Step 1 - Finding the problem (Part 2)

Workshop Resources

Compiler errors are one thing, but runtime errors and bugs are another. While the compiler can easily tell you where to look, runtime bugs are caused by how your program executes. We need to understand what the program is doing when the bug happens:

In smaller applications, we can use print statements in the code to quickly figure out the program’s running state. Print statements are a quick and dirty way to look into a program as it’s running, and with luck, you’ll be able to find what’s causing the bug without much struggle.

One of the simpler algorithms you will learn or have learned is binary search, which lets you search for an item in a sorted list in logarithmic time. The idea is to check the middle of the sorted list and see if it matches the element we want; if we find the element, the algorithm is finished. If the element is higher, we search the upper half of the list. Otherwise, we search the lower half of the list. We repeat the process until we find the item we are searching for.

Searching for number 7 in an ordered list of 10 numbers using Binary Search
Searching for number 7 in an ordered list of 10 numbers using Binary Search

Launch Replit

Our program will ask you to search for a name based on the position they are located at.

Open the Shell on the Replit program and compile the program:

make BinarySearch

Run the program like so:


You should see a list of names and their numbers in a list. Search Emily by typing 6 on the prompt and click Enter.

Searching for Amy
Searching for Amy.

Now run the program again and search for the number for Ramona. The program breaks with a Segmentation fault (core dumped) message! 😮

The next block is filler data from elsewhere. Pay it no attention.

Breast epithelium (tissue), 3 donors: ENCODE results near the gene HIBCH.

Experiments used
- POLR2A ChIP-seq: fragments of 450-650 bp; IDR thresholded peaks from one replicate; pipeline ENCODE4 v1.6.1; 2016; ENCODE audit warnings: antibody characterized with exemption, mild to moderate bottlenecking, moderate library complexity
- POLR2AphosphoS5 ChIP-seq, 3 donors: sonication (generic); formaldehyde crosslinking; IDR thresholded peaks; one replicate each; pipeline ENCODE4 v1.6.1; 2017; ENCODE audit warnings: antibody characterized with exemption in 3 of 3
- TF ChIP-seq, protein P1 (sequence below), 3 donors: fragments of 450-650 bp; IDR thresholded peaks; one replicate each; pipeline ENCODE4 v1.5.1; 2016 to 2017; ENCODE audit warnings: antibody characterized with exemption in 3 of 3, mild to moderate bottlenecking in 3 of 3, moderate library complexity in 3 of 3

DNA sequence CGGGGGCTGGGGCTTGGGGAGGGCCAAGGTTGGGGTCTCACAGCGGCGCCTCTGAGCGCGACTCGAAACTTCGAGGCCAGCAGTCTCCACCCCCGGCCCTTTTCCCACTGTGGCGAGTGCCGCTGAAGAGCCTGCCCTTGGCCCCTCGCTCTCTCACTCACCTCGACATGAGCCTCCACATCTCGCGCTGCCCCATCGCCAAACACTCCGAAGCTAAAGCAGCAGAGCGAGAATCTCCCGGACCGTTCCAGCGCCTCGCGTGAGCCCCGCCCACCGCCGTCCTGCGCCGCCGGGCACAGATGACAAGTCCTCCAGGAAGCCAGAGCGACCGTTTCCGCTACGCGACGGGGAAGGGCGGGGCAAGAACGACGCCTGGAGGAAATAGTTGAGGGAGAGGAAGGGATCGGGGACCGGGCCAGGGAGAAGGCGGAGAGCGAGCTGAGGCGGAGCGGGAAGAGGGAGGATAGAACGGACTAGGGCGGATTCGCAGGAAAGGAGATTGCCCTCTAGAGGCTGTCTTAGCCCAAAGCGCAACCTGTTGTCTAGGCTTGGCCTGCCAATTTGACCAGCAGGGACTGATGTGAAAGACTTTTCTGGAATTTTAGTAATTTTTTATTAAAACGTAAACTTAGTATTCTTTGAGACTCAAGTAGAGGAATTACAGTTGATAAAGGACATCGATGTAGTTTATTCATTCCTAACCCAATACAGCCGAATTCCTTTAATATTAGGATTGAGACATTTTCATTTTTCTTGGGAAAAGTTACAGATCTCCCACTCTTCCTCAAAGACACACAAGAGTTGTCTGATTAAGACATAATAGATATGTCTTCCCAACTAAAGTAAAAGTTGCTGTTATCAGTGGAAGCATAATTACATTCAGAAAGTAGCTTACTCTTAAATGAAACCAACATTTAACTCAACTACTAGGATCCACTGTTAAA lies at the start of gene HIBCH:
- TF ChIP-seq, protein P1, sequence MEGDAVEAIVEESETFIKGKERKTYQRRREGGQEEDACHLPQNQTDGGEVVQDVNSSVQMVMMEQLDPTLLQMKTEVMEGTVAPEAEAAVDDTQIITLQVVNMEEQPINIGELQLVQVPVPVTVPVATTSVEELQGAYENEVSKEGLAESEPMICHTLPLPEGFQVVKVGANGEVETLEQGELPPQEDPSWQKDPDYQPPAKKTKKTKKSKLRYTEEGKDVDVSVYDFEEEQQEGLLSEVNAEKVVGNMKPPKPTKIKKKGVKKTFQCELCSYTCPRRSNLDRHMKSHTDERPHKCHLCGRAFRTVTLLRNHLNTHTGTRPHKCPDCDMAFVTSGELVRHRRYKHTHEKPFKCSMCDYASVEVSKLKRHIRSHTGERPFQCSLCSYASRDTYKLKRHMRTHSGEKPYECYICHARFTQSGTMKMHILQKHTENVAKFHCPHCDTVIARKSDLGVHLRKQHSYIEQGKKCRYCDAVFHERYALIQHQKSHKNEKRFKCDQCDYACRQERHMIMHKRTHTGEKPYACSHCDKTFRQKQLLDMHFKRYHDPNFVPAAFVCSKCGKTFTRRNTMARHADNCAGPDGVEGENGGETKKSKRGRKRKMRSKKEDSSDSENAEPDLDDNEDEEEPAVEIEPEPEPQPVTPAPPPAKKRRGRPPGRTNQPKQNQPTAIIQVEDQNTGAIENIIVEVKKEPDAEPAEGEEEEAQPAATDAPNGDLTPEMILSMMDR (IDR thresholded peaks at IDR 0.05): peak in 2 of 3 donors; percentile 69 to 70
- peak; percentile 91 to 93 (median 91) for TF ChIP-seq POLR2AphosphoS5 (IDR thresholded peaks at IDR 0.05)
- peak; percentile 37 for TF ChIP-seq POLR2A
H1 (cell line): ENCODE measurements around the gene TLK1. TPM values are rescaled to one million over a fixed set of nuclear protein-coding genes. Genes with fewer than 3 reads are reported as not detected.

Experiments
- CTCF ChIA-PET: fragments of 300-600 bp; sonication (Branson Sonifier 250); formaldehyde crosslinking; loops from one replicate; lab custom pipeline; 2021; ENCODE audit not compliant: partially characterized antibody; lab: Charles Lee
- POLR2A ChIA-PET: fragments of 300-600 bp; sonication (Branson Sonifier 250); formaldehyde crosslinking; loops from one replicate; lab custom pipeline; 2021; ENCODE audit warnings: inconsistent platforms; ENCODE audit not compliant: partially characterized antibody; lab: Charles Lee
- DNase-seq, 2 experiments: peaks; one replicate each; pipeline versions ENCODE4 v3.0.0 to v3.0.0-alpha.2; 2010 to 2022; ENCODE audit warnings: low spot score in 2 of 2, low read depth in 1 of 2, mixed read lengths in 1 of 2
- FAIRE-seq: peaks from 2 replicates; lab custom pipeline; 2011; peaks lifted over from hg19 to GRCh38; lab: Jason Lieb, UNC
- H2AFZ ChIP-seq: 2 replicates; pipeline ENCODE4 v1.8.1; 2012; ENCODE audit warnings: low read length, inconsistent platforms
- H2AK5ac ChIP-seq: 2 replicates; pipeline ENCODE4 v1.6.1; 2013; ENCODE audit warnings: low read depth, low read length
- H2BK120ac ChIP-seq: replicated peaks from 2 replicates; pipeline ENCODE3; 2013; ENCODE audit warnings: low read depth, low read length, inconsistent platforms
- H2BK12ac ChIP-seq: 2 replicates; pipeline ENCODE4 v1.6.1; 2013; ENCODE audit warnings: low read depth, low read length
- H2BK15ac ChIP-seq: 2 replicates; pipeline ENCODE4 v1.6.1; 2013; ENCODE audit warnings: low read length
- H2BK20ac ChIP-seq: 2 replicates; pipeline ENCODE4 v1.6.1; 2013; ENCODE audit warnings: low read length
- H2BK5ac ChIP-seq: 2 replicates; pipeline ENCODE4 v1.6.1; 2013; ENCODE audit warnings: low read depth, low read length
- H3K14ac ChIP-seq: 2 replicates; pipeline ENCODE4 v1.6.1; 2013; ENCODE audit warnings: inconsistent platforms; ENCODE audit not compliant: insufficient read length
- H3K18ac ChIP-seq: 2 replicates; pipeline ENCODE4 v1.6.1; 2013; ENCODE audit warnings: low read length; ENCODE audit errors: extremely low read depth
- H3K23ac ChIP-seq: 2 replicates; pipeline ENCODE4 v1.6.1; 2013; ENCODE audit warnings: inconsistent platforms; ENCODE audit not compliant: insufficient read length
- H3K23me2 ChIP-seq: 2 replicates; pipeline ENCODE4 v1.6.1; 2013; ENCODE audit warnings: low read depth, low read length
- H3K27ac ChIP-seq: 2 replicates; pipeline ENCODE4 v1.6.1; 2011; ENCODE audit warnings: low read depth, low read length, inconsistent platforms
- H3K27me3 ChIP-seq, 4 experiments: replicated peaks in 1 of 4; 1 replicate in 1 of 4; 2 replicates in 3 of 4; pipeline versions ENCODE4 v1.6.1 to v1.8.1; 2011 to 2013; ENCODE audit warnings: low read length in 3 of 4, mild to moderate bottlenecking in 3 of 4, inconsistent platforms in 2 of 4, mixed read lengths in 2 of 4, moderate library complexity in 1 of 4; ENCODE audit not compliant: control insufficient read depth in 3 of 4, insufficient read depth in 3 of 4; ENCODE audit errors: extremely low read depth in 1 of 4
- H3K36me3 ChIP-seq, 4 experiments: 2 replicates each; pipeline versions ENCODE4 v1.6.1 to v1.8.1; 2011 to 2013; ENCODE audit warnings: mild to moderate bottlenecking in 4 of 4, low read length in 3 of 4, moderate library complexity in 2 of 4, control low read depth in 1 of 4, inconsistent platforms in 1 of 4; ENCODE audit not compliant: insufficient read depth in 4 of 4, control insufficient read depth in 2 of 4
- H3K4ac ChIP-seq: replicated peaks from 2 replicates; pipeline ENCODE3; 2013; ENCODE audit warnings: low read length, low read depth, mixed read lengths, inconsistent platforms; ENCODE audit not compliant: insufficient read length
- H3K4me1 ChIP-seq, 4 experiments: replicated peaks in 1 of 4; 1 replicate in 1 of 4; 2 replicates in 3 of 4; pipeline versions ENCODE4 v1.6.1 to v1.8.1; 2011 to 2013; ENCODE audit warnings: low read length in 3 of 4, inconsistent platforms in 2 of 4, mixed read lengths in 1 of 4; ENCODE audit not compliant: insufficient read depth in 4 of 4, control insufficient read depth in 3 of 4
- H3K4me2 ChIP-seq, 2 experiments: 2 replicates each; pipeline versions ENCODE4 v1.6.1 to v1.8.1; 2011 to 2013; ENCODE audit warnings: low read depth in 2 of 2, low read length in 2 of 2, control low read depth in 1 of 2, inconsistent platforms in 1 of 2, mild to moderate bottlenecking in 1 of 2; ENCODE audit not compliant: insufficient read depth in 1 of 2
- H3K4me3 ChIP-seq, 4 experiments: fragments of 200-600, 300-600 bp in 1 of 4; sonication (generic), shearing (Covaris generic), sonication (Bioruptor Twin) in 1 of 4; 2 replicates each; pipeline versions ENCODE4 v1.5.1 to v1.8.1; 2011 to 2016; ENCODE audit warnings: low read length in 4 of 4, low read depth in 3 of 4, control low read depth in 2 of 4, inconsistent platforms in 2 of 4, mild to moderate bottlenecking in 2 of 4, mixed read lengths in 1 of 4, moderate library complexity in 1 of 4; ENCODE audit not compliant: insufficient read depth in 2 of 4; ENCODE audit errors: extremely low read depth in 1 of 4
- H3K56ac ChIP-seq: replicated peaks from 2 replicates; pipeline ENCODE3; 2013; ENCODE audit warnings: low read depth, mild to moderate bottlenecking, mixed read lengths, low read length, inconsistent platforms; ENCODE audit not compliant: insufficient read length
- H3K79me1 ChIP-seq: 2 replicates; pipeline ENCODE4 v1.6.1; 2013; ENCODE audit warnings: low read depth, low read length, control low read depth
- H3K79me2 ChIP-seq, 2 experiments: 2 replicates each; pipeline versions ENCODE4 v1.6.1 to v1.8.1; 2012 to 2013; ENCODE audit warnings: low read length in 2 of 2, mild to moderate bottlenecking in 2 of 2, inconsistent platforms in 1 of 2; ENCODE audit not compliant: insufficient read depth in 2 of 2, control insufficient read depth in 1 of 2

When faced with such a problem, you should ask yourself, what is the behavior of the bug? Segmentation fault errors are usually a sign of one of the following problems:

For more information check out a List of Common Reasons for Segmentation Faults in C .

Let’s take a look at the code that implements the binary search our code:

  1. The binary_search() function takes three arguments: the array of elements, the array length, and the number we are searching for. It then calls the recursive function rbin_search().

  2. rbin_search() performs the binary search recursively and returns the index of the element if found. Else, it returns -1.

A recursive function breaks a problem into a bunch of smaller problems by calling itself and makes the problem easier to handle with a set of base cases. A recursive function that doesn’t terminate usually has problems in one of the following:

  1. The base cases are incomplete.
  2. The recursive calls are set in the wrong way.

Let’s do some debugging!

Using Print Statements

Placing print statements across your code is a dirty but sometimes effective way to know if your code is working as intended. Go ahead and check if the rbin_search() is working correctly by placing print statements across to see the values change.

Hint 1: What makes the problem we are trying to solve smaller?
Click to show answer

Print statements are not the best tool to use when the program complexity grows. They are extremely inefficient and if a programmer forgets to remove them, someone else (e.g. a user running your program) might see the print statements. Only use print statements in isolated sections of your code and ALWAYS remember to remove them 🙂.